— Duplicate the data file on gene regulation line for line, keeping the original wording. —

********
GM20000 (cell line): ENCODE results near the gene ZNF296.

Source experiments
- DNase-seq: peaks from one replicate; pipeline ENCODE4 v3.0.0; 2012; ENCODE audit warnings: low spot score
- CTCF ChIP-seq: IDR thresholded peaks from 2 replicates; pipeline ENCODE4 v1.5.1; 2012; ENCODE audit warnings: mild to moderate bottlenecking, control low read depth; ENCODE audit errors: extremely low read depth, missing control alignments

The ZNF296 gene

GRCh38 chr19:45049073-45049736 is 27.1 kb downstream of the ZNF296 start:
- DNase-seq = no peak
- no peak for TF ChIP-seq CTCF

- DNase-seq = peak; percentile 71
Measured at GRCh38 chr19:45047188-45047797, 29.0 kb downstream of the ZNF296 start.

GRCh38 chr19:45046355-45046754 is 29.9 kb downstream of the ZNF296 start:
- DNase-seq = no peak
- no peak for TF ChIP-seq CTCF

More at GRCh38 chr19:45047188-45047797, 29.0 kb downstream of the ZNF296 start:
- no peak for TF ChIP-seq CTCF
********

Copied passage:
GM20000 (cell line): ENCODE results near the gene ZNF296.

Source experiments
- DNase-seq: peaks from one replicate; pipeline ENCODE4 v3.0.0; 2012; ENCODE audit warnings: low spot score
- CTCF ChIP-seq: IDR thresholded peaks from 2 replicates; pipeline ENCODE4 v1.5.1; 2012; ENCODE audit warnings: mild to moderate bottlenecking, control low read depth; ENCODE audit errors: extremely low read depth, missing control alignments

The ZNF296 gene

GRCh38 chr19:45049073-45049736 is 27.1 kb downstream of the ZNF296 start:
- DNase-seq = no peak
- no peak for TF ChIP-seq CTCF

- DNase-seq = peak; percentile 71
Measured at GRCh38 chr19:45047188-45047797, 29.0 kb downstream of the ZNF296 start.

GRCh38 chr19:45046355-45046754 is 29.9 kb downstream of the ZNF296 start:
- DNase-seq = no peak
- no peak for TF ChIP-seq CTCF

More at GRCh38 chr19:45047188-45047797, 29.0 kb downstream of the ZNF296 start:
- no peak for TF ChIP-seq CTCF